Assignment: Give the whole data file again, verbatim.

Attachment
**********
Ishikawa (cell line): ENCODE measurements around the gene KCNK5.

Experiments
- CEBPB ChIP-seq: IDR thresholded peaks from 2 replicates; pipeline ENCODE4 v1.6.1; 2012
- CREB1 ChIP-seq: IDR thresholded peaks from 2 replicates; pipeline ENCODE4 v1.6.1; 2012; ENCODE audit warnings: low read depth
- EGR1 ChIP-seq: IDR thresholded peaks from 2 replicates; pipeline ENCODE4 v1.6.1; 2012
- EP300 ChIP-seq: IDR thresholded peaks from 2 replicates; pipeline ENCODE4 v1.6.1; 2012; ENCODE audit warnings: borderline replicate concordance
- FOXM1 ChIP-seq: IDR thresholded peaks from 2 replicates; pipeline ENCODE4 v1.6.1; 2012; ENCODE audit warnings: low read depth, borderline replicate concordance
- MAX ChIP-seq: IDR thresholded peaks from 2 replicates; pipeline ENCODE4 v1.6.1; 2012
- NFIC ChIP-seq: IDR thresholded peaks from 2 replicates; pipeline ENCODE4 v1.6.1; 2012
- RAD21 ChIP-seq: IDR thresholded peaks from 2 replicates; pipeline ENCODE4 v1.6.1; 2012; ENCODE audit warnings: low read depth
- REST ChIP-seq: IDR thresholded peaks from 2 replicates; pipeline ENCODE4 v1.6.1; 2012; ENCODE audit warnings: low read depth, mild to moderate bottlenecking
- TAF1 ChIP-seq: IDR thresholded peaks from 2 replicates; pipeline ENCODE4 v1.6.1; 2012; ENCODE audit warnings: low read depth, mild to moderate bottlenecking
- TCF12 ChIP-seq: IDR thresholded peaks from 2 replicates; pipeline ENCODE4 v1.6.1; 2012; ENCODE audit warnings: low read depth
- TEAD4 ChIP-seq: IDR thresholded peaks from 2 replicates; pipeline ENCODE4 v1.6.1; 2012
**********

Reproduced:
Ishikawa (cell line): ENCODE measurements around the gene KCNK5.

Experiments
- CEBPB ChIP-seq: IDR thresholded peaks from 2 replicates; pipeline ENCODE4 v1.6.1; 2012
- CREB1 ChIP-seq: IDR thresholded peaks from 2 replicates; pipeline ENCODE4 v1.6.1; 2012; ENCODE audit warnings: low read depth
- EGR1 ChIP-seq: IDR thresholded peaks from 2 replicates; pipeline ENCODE4 v1.6.1; 2012
- EP300 ChIP-seq: IDR thresholded peaks from 2 replicates; pipeline ENCODE4 v1.6.1; 2012; ENCODE audit warnings: borderline replicate concordance
- FOXM1 ChIP-seq: IDR thresholded peaks from 2 replicates; pipeline ENCODE4 v1.6.1; 2012; ENCODE audit warnings: low read depth, borderline replicate concordance
- MAX ChIP-seq: IDR thresholded peaks from 2 replicates; pipeline ENCODE4 v1.6.1; 2012
- NFIC ChIP-seq: IDR thresholded peaks from 2 replicates; pipeline ENCODE4 v1.6.1; 2012
- RAD21 ChIP-seq: IDR thresholded peaks from 2 replicates; pipeline ENCODE4 v1.6.1; 2012; ENCODE audit warnings: low read depth
- REST ChIP-seq: IDR thresholded peaks from 2 replicates; pipeline ENCODE4 v1.6.1; 2012; ENCODE audit warnings: low read depth, mild to moderate bottlenecking
- TAF1 ChIP-seq: IDR thresholded peaks from 2 replicates; pipeline ENCODE4 v1.6.1; 2012; ENCODE audit warnings: low read depth, mild to moderate bottlenecking
- TCF12 ChIP-seq: IDR thresholded peaks from 2 replicates; pipeline ENCODE4 v1.6.1; 2012; ENCODE audit warnings: low read depth
- TEAD4 ChIP-seq: IDR thresholded peaks from 2 replicates; pipeline ENCODE4 v1.6.1; 2012